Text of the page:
'Tis the season to make waste
Among other more heartfelt things, Christmas is a time for creating thousands of tonnes of waste. Reams of shiny decorations will be purchased, millions of trees will be bought and adorned, most meals will be over-catered, wrapping will be abundant, and millions of both cherished and unwanted gifts will be handed over.
We talked to the recycling wizards at Planet Ark and got the scoop on what can and can’t be recycled, to help direct a larger proportion of these resources back into the economy and away from landfill.
The naughty list: nine things that can't be recycled
1. Fairy lights, LED lights, etc
These can't go in the recycling bin because they're electronic, and the fact that they're long and string/rope-like means they get caught in the conveyer belts of the recycling stations.
2. Champagne and wine corks
There used to be a network of collection points for corks which were turned into things like insulation, flooring and cricket balls. Unfortunately, as the price of cork dropped with the introduction of screw tops, it became unviable to recycle corks.
3. Broken glassware and crockery
In almost all councils areas these are not recyclable because they don't melt in the recycling process at the same temperature as bottle and jar glass, causing lumps in the molten material. They're a major contaminant and should be disposed of in the landfill bin.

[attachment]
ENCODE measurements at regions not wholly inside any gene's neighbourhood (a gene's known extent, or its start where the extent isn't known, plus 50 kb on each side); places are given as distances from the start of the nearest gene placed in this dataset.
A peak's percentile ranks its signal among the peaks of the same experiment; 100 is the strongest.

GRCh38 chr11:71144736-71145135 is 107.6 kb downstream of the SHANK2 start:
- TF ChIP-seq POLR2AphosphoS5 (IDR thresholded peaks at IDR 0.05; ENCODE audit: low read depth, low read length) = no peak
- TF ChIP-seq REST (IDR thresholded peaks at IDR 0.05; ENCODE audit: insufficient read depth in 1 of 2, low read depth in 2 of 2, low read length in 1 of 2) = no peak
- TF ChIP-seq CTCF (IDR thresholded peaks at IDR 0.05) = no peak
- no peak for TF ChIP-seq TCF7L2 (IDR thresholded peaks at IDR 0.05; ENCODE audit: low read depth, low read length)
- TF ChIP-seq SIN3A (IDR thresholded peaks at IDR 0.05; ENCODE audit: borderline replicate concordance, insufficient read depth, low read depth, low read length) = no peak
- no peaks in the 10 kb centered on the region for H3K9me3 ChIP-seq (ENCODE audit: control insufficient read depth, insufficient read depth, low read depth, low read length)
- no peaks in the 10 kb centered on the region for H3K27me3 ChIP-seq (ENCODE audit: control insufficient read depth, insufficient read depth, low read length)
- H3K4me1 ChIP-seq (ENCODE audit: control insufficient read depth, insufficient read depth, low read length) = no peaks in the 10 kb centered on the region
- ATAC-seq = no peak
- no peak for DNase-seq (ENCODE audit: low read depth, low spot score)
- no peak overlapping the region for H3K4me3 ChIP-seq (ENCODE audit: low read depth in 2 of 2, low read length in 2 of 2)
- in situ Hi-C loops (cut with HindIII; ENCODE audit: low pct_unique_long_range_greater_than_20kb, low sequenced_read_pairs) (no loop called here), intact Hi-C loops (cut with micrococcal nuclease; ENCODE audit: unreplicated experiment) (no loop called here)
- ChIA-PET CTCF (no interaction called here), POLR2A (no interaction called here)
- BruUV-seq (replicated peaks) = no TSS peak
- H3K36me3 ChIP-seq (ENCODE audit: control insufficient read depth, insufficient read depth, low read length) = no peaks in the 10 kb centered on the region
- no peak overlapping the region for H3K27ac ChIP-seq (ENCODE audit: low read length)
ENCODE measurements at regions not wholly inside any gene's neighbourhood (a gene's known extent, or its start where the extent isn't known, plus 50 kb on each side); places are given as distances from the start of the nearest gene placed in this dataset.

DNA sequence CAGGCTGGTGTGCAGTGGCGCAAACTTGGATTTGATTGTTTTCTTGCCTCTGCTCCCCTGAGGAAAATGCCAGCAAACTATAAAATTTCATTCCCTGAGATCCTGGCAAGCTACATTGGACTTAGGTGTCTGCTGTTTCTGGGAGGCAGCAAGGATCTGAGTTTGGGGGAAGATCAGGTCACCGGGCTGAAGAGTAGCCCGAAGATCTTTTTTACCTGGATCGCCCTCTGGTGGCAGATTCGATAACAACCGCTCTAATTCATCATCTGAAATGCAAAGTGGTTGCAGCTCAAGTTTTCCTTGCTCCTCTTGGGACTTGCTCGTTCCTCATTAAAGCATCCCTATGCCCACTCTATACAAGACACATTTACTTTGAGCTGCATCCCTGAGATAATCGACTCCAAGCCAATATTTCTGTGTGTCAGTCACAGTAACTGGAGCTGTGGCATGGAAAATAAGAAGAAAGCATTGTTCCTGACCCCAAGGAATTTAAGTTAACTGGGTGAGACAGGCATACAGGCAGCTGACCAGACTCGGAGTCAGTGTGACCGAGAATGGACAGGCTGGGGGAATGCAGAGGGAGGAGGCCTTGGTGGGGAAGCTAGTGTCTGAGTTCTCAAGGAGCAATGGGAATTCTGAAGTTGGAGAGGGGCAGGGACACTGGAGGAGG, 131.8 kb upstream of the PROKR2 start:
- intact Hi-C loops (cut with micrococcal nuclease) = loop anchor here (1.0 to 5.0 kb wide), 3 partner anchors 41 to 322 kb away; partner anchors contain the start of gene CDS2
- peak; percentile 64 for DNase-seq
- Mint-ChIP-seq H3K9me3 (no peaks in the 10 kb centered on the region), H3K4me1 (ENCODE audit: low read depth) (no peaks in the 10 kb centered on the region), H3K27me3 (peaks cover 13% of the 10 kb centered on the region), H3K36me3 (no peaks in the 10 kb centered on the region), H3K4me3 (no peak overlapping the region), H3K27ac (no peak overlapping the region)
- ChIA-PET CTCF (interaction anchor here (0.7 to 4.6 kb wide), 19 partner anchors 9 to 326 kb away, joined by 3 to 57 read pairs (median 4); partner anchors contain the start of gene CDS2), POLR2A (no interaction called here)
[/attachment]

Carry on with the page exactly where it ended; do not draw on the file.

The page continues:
Some councils around Perth, as well as in Lismore and Ballina in NSW, do take these in kerbside recycling, because they use the glass and crockery as an additive to road base.
4. Plastic plates and plastic cutlery
Despite the amount of these that will be used over the holiday period, they're not recyclable.
"The plates are probably too flat and may well be picked up as paper," says Brad Gray from Planet Ark. "And plastic cutlery is entirely the wrong shape to be sorted by the recycling machines. So they need to go in the garbage (landfill) bin where they will take centuries to break down."
Tinsel isn't recyclable as it can cause significant issues in the recycling stations – it gets wrapped around the conveyer belts and other machinery. Tinsel should be reused every year. If tinsel is not reusable it should go to landfill. Look for alternative biodegradable or recyclable decorations.
6. Foil and plastic wrapping
While paper wrapping paper is recyclable almost everywhere, the foil and/or plastic wrapping 'paper' is not recyclable. It ends up in the paper recycling collection where it interferes with the recycling process.
7. Plastic Christmas trees
Plastic Christmas trees are reusable, but unfortunately when they're too old or broken, they have to go to landfill.
8. Tissue paper and napkins
These can't be recycled because they may be contaminated with food, but even if they're unused, by the time the paper's been reincarnated as a napkin or tissue, the fibres are too short to be used again.
9. Blow-up air mattresses
Those deflating air mattresses that you suffered through during last year's camping trip, or had the relatives sleeping on, are most likely not recyclable. They'll go straight to landfill.
- Patch them up and get another few years out of them, or use it for patches for the next one.